November is International Prematurity Awareness Month. Because several of my friends have had premature babies, I’m honoured to have Elizabeth from Frugal Mom Eh sharing her story of being mom to a preemie.
Not many pregnant women give preparing for premature labour a second thought. It just is not a worry and they do not take the time to educate themselves about what this could mean and how they would deal with it. I was definitely one of those women. As I entered my third trimester, I took a deep breath and felt like I was in the clear. Nothing could go wrong at that point, right?
At 28 weeks gestation, my membranes ruptured for no apparent reason and I definitely was not prepared. My hospital bag was not packed… I had planned to do this a few weeks before I hit 40 weeks as I expected to go late if anything. I found myself overcome with a myriad of feelings due being so unprepared.
I was not aware of how badly it would affect me. I was upset that I did not get to experience a full pregnancy. I was terribly afraid my baby daughter would not live through it. I was afraid she might end up disabled in some way. I felt alone, as if nobody around me really understood what I was going through—even when it came to my partner!
As time went on, feelings of love for her and excitement at her achievements were added to the mix of pre-existing emotions. Diaper changes became the highlight of my day. So simple, and something taken for granted and perhaps even avoided by most parents. Can you imagine feeling disappointed that someone else had changed your baby’s diaper? Ask a preemie’s parent; they can tell you just how soul crushing that can be.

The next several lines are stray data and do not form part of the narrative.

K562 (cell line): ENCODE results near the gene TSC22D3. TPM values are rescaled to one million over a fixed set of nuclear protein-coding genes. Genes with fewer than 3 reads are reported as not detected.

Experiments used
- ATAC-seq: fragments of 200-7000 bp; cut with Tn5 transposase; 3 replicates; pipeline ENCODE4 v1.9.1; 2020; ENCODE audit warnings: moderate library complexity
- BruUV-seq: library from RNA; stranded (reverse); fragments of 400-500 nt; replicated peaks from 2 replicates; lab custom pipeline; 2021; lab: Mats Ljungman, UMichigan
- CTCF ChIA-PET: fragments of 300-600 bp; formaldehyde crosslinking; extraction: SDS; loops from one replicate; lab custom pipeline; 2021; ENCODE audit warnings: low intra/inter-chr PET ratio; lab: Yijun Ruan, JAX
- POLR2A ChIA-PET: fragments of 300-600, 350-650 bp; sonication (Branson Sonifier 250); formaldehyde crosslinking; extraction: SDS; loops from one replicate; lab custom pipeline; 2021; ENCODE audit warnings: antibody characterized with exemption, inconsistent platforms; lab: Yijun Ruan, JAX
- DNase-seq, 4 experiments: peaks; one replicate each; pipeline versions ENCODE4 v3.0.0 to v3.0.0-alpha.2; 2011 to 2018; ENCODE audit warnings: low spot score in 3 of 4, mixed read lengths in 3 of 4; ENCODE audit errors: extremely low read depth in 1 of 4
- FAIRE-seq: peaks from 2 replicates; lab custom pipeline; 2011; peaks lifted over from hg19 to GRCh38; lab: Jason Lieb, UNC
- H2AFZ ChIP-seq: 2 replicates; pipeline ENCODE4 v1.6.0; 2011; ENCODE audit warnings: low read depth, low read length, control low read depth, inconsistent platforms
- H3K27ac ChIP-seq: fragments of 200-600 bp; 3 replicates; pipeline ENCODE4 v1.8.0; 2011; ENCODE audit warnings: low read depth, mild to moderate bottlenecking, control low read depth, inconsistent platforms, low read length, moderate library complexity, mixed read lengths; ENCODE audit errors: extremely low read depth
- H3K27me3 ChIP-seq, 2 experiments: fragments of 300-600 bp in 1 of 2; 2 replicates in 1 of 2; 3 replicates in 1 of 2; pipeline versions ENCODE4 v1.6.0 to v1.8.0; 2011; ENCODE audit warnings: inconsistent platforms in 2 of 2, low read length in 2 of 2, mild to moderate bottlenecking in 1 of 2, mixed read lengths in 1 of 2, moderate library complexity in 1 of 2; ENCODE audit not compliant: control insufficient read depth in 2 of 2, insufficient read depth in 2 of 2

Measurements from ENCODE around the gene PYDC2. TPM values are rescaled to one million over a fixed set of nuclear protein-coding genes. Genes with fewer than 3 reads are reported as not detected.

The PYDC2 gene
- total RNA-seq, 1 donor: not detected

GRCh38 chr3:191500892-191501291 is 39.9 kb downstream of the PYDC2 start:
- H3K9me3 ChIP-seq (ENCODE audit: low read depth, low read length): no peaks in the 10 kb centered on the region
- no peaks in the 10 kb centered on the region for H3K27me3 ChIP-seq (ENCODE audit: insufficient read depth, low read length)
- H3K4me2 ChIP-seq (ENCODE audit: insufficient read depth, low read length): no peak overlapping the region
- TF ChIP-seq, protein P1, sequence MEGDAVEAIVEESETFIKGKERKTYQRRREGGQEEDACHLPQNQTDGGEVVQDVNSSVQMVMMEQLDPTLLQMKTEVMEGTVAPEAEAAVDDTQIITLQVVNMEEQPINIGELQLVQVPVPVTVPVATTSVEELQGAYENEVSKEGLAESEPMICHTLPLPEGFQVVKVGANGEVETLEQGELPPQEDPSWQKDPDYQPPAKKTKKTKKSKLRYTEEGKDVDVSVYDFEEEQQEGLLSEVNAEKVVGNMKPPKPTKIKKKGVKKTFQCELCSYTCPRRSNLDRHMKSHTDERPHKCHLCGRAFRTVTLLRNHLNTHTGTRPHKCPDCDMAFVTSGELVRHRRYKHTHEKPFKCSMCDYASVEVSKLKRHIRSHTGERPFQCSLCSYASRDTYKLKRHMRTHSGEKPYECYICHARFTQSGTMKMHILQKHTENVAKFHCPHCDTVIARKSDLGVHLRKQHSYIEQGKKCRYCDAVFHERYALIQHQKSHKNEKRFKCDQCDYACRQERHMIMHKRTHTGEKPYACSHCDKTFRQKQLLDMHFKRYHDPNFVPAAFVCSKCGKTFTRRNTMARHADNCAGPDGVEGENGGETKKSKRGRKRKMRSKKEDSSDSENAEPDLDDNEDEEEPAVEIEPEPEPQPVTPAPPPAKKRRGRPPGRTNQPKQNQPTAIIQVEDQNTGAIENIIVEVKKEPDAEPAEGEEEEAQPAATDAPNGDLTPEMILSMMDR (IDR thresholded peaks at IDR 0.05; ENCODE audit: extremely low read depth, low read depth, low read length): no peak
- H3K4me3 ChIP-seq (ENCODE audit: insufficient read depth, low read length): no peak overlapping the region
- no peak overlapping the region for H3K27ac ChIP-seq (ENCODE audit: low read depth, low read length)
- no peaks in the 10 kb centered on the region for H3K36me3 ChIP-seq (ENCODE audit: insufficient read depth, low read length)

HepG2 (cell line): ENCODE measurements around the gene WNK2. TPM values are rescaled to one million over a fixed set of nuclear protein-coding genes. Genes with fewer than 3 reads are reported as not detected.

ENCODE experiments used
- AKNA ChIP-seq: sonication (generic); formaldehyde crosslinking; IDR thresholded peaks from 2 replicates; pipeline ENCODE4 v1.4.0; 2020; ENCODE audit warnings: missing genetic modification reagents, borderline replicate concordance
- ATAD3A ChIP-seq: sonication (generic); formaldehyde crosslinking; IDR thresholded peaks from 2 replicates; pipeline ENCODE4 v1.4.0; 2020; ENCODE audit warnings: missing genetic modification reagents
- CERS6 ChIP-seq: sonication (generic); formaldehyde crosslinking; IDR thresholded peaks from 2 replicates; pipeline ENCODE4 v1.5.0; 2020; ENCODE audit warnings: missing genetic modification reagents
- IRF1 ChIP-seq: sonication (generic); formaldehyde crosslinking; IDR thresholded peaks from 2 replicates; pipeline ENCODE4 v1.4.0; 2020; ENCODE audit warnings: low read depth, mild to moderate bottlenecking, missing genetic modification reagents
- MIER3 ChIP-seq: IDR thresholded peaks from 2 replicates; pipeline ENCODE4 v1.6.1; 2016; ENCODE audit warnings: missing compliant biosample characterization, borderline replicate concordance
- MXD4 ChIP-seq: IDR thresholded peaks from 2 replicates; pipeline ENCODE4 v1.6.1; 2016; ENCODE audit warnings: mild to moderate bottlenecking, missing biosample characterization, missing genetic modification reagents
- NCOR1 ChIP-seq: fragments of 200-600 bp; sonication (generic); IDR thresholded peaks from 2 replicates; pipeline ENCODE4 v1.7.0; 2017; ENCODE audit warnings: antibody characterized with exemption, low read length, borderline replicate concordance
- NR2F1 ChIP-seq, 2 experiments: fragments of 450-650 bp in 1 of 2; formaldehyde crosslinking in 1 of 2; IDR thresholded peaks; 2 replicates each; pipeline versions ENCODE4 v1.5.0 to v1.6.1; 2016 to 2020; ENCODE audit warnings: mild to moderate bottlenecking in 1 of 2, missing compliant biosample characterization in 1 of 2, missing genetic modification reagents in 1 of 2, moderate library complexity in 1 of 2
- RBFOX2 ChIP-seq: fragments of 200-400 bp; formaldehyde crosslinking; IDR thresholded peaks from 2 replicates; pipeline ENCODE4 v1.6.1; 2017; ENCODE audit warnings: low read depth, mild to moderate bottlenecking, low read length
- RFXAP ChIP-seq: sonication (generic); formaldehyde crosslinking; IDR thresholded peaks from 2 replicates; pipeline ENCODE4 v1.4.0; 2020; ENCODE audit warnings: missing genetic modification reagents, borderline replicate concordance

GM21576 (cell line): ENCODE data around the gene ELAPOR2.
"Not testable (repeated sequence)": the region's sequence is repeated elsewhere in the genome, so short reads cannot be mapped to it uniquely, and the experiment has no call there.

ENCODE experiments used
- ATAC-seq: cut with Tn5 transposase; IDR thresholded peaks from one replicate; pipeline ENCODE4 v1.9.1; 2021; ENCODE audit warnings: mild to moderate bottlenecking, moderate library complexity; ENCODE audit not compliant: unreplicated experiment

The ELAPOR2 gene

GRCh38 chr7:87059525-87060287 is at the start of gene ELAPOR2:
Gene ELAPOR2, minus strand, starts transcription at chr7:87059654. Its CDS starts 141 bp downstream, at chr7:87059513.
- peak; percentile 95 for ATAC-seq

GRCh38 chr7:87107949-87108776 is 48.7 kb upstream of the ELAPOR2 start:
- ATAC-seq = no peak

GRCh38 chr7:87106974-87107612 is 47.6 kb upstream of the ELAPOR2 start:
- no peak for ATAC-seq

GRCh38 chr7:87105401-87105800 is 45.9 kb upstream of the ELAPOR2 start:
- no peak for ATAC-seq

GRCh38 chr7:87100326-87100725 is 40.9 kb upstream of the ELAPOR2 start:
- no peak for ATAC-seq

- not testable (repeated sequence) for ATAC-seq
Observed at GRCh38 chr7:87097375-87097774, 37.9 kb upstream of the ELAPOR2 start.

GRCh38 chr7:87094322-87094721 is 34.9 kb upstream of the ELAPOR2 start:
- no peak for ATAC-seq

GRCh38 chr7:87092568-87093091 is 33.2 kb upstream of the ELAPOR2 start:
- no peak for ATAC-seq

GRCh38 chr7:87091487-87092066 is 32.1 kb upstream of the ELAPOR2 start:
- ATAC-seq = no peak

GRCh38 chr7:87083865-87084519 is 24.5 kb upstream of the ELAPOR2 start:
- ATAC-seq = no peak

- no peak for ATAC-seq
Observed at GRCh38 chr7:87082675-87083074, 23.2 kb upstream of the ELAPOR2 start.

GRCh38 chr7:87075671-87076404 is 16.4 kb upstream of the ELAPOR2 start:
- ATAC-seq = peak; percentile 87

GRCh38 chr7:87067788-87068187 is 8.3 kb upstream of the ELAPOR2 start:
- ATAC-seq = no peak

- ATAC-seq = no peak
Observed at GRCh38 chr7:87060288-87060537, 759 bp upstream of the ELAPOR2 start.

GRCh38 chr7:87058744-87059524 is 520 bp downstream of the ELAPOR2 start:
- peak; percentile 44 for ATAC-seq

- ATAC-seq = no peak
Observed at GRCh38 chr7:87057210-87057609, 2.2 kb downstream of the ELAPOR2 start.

Preemie families do not get cute posed newborn photos; rather, shots taken from the outside of an incubator are the norm. Waking up to pump several times during the night is a duty most, if not all the preemie moms I got to know, did. No waking up to a newborn crying for us. Gaining an ounce of weight is worthy of a celebration just as much as coming off CPAP.
We brought our daughter home after 54 days in the NICU. I soon found simple questions had long answers. I constantly dreaded being asked how old she was. When I gave her actual age, I always got questioned about why she was so tiny. I began to give the age that adjusts for what her age should have been had she not been early—but then found people would ask what day she was born!
Preemies are not measured by their chronological age but by the age that adjusts for what their age should have been. This is because their development does not speed up just because they’ve been born. Adjustment continues until 24 months of age, barring any issues.
If you are interested in supporting premature infants, please think of one of the many great organizations that support their care such as blood banks, the Ronald McDonald House and Human Milk Banks. For more information about prematurity awareness, visit the March of Dimes website. For more stories by moms of preemies, check out the blog hop at Journeys of the Zoo.